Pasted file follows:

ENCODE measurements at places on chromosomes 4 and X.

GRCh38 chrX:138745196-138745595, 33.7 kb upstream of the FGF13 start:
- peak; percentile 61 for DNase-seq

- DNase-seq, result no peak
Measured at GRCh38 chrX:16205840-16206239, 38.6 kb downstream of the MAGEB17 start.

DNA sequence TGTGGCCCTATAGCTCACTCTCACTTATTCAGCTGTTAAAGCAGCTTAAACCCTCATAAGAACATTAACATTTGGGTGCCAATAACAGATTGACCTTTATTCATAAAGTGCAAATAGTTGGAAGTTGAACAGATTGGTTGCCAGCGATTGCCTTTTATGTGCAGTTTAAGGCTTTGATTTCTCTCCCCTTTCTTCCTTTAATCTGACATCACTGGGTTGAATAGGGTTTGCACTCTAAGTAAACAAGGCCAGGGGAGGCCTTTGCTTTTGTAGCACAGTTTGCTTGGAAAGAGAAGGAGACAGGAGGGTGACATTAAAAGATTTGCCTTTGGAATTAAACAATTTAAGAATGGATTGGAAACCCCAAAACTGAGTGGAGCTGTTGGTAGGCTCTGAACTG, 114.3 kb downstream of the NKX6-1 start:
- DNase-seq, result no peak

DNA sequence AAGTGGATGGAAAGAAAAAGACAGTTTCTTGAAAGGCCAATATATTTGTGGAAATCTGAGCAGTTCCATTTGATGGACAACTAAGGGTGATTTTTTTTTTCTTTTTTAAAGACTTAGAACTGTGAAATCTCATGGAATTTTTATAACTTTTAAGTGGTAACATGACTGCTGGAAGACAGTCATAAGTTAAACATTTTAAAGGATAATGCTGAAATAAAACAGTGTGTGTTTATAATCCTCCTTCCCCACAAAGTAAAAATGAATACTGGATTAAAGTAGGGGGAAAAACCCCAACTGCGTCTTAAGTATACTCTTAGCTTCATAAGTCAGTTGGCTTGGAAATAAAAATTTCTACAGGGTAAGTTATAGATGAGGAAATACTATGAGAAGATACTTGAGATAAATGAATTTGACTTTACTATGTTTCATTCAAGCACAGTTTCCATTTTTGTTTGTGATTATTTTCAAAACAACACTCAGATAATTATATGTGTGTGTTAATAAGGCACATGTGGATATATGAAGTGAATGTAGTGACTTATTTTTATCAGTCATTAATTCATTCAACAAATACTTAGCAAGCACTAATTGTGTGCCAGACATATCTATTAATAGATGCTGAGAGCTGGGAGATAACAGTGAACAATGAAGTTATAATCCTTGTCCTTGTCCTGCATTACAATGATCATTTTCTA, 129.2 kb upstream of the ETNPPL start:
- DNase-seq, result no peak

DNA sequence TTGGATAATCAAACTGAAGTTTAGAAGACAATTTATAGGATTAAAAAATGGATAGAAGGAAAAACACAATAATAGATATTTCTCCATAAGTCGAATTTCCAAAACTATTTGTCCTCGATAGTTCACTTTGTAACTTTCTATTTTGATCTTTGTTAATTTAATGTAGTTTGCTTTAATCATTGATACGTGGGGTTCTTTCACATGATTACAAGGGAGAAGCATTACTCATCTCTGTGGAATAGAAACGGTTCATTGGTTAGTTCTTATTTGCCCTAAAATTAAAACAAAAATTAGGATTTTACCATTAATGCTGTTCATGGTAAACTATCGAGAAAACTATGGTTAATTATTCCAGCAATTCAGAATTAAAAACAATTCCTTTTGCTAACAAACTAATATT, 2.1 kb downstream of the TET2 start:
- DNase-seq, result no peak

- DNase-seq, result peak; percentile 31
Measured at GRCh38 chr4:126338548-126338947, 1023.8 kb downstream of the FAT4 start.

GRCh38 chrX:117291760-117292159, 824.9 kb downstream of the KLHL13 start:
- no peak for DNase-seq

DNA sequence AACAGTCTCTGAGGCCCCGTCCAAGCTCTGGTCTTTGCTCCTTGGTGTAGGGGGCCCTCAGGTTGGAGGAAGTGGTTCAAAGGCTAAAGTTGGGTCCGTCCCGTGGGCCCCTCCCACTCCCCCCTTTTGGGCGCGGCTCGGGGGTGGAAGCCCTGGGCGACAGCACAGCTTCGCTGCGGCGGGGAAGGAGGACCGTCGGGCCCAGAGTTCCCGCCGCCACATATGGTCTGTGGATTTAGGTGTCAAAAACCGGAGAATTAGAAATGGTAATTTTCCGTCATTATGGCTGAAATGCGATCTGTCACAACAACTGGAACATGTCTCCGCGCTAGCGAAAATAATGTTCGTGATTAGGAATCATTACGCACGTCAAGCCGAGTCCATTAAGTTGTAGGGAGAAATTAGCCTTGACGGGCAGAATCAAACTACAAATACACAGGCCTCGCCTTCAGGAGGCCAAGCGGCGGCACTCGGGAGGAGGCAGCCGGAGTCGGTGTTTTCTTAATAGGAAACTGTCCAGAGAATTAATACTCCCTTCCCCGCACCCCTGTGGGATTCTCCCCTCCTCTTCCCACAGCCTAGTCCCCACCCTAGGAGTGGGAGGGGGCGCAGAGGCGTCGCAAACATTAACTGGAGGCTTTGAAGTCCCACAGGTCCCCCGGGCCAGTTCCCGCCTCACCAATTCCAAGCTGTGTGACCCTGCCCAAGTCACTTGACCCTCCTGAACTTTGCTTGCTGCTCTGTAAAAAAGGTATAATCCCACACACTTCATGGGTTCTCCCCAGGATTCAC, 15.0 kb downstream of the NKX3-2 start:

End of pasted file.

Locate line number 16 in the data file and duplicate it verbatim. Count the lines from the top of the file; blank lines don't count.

DNA sequence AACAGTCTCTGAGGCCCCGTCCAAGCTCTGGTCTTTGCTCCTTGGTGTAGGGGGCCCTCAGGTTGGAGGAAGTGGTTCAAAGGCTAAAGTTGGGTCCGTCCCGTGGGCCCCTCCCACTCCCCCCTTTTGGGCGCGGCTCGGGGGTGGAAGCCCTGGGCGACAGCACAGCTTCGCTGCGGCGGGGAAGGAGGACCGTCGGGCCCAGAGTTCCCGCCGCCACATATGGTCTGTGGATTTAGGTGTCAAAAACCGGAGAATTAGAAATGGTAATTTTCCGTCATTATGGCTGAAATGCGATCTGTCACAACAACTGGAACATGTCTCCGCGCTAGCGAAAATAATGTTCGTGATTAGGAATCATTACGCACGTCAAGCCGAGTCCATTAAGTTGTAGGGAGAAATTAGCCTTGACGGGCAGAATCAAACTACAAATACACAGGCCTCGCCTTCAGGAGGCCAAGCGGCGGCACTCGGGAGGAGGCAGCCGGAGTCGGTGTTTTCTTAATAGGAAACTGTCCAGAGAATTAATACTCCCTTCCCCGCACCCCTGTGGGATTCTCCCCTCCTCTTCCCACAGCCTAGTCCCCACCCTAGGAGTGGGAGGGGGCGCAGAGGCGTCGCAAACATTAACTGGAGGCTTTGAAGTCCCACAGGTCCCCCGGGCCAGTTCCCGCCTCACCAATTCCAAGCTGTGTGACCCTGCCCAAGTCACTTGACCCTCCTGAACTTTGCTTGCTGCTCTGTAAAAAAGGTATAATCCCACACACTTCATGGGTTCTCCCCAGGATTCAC, 15.0 kb downstream of the NKX3-2 start: